Selling 'Insurance' on Stocks

Around 1688, a British man named Edward Lloyd opened a coffee shop near London's docks and started tracking ship arrivals and departures. His shop became the de facto center for a burgeoning insurance industry...

Brokers would offer insurance policies against lost or looted ships and use the crowd to spread the risk around. After formalizing this consortium, it evolved into Lloyd's of London and still operates today.

The point is, guaranteeing reimbursement on a burned down house (or sunken ship) sounds risky, but it makes you real money. Insurance companies are profitable.

The key is to be a good insurer. And to be a profitable insurer, you don't offer a policy to former arsonists or to those living in the homes near the kerosene factory. That would be too risky.

We perform the same diligence when we painstakingly analyze stocks and their underlying businesses to find stocks that we think won't go down.

Options are like insurance.

Actually, it's more accurate to remove one word and say...

Options are insurance.

And in my Retirement Trader newsletter, we are the insurance company.

Each option contract has two sides – a buyer and a seller. And while options can be used for all sorts of things, many put buyers purchase puts as an insurance policy.

These investors hold shares of a particular stock and want some assurance that they'll be able to sell them and limit their losses. That's an insurance policy, one that we're happy to sell.

Let's take this example further and talk about how insurance works...

Say you own a home worth $200,000. That's a valuable asset. And if it catches fire and burns down, you'll be financially devastated.

But if you buy homeowners insurance, you may pay something like $1,000 a year for it. (Homeowners insurance covers a number of events, but for the sake of this example we'll imagine that only fires destroy homes.)

When you buy insurance, you just bought a put on your home with a strike price of $200,000. You pay a certain amount in premium, and if nothing happens, you lose that money you spent on the put.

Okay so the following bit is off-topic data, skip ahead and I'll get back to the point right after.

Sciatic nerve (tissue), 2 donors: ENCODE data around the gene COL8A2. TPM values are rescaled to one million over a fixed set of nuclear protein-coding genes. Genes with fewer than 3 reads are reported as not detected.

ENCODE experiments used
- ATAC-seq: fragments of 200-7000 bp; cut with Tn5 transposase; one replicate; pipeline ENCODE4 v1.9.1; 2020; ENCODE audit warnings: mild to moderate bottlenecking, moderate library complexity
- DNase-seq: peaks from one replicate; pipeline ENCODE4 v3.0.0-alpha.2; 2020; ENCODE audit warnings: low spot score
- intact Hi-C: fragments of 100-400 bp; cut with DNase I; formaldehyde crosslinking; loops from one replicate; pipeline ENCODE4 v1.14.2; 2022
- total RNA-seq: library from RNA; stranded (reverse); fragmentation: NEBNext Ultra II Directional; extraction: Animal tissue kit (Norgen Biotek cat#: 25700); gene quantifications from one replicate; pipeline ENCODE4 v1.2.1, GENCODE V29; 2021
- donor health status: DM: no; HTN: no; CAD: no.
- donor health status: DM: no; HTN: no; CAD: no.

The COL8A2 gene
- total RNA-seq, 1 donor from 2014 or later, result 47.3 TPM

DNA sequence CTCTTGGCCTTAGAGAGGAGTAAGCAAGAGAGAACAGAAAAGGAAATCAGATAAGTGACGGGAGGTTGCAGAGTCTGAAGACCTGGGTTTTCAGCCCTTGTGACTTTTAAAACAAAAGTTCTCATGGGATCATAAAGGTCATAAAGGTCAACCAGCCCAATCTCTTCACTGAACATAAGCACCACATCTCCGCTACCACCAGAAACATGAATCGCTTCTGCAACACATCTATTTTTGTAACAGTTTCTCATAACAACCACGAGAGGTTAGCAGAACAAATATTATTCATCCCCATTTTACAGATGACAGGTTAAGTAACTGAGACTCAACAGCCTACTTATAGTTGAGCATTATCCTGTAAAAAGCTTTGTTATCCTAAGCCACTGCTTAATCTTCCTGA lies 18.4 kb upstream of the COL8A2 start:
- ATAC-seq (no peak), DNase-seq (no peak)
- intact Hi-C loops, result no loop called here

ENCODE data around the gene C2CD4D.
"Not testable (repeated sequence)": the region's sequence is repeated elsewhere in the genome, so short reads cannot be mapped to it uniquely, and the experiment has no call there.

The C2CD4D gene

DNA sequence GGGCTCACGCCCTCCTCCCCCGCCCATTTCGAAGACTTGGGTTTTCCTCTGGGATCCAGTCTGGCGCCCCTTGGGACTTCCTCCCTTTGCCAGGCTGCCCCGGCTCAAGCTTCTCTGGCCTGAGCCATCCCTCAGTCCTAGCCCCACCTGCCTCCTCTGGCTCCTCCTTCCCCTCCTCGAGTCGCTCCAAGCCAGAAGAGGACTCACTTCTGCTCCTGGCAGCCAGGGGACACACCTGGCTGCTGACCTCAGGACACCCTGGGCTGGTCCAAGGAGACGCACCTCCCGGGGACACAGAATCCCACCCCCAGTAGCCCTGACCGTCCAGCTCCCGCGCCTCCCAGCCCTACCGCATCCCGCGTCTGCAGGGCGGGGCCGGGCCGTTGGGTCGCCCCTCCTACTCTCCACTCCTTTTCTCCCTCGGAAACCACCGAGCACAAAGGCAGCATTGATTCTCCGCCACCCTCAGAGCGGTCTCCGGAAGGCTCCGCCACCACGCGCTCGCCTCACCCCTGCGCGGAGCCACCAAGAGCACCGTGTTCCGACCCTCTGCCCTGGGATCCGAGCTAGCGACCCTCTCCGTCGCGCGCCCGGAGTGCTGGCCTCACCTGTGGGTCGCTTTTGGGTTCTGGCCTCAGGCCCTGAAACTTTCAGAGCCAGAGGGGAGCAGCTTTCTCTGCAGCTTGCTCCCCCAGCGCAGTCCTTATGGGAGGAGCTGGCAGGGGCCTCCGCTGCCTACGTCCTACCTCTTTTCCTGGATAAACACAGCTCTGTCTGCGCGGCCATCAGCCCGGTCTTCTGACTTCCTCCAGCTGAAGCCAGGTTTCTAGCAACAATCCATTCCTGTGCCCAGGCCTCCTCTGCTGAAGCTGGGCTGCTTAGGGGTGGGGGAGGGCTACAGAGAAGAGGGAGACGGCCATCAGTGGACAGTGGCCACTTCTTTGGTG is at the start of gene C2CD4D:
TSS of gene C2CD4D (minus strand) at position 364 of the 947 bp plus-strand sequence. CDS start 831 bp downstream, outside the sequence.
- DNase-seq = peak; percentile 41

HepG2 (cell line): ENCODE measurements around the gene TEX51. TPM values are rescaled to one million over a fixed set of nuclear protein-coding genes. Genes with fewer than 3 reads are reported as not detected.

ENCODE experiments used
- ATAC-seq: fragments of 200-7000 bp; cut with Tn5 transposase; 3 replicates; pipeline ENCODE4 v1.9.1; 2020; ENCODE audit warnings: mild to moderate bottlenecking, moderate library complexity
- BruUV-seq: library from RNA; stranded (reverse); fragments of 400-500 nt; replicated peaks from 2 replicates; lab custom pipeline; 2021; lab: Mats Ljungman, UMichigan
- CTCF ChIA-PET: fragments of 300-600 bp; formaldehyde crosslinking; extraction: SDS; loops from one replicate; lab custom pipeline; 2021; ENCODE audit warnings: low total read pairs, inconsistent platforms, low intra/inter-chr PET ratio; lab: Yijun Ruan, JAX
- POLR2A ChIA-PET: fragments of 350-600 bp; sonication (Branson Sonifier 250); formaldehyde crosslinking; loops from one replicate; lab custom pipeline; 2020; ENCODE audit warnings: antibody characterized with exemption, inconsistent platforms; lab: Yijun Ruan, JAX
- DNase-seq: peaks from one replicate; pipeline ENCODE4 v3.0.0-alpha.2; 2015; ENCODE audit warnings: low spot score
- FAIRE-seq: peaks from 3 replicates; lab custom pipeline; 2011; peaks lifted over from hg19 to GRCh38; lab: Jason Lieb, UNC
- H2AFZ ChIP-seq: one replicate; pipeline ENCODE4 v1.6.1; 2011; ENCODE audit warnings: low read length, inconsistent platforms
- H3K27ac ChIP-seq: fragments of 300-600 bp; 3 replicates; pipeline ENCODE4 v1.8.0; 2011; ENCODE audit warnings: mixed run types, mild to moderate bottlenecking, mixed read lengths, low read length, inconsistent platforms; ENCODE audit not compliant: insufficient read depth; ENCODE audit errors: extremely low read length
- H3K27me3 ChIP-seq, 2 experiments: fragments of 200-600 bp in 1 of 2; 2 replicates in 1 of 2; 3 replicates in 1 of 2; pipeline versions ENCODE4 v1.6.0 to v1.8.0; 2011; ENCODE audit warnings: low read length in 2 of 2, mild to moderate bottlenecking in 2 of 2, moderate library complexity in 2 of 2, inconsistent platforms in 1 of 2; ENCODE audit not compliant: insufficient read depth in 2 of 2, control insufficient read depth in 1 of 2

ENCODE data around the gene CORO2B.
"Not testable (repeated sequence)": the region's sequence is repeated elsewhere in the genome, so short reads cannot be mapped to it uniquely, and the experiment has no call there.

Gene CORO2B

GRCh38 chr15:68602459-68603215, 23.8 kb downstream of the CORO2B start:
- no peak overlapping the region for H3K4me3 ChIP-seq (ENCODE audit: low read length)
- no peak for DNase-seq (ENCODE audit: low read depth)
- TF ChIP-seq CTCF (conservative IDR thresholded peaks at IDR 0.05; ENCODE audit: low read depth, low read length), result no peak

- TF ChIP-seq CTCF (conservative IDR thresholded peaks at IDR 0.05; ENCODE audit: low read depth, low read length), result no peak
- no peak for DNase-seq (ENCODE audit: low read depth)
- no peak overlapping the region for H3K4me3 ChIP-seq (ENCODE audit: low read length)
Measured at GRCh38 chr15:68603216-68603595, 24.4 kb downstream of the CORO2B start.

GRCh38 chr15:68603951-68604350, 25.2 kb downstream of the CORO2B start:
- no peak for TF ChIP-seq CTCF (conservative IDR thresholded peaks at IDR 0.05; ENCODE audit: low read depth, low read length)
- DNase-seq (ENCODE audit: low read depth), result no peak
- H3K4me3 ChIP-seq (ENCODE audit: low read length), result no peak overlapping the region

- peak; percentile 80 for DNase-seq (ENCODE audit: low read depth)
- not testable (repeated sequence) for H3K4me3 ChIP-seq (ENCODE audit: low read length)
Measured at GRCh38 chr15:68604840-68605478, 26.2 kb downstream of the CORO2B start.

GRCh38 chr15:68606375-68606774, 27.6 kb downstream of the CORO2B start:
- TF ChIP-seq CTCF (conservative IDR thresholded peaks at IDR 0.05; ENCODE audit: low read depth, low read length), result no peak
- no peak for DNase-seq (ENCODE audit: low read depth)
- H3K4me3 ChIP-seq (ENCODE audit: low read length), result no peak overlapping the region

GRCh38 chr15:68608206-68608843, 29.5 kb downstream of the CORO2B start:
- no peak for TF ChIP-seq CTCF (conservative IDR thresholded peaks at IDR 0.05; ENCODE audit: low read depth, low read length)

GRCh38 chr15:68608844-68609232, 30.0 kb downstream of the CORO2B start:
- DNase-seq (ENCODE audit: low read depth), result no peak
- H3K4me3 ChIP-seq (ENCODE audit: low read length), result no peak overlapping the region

However, if your house burns down – you'll be made whole again from the insurance company at the guaranteed amount of $200,000.

That means on the other end, the insurance company is a put seller. And that's who we are in Retirement Trader... We (the insurance company) collect the premium and get to keep it.

In the case of tragedy, the insurance company will have to pony up capital to meet its end of the obligation.

The analogy of options being insurance does break down in one aspect. The insurance company just pays out $200,000 in the event of fire. In our put-seller insurance business, we pay out the agreed amount – and we end up owning those shares of a valuable company.

Lots of folks think options are too risky. But here's the trick...

The other key measure here is that insurance companies know the numbers and they'll spread the risk. If 1% of homes burn down, they know exactly how many policies they'll need to sell and how much they'll need to charge in premiums to cover an occasional payout, while still building some profit.

We do the same thing. We spread our bets around the market and only accept returns that we feel will compensate us for the risk.

We doubt few people have an interest in raising capital, getting licensed, hiring a staff, and whatever else you need to do to start an insurance company.

But running a profitable business by selling "stock insurance" with a few clicks in your brokerage account sounds pretty attractive to us.

We think this analogy can help you see how options exist all around us and maybe provide you with a deeper understanding of just what we're doing.

Of course, in the abstract, it might be difficult for anyone who has never traded options before to really understand how they can help you generate safe, steady income in your portfolio.

So I recently sat down with someone completely new to options trading to show him how just a few minutes of his time could earn him more than $3,000.

You can see exactly how it's done – and get my free recommendation – right here.

What We're Reading...

Here's to our health, wealth, and a great retirement,

Dr. David Eifrig and the Health & Wealth Bulletin Research Team
August 3, 2023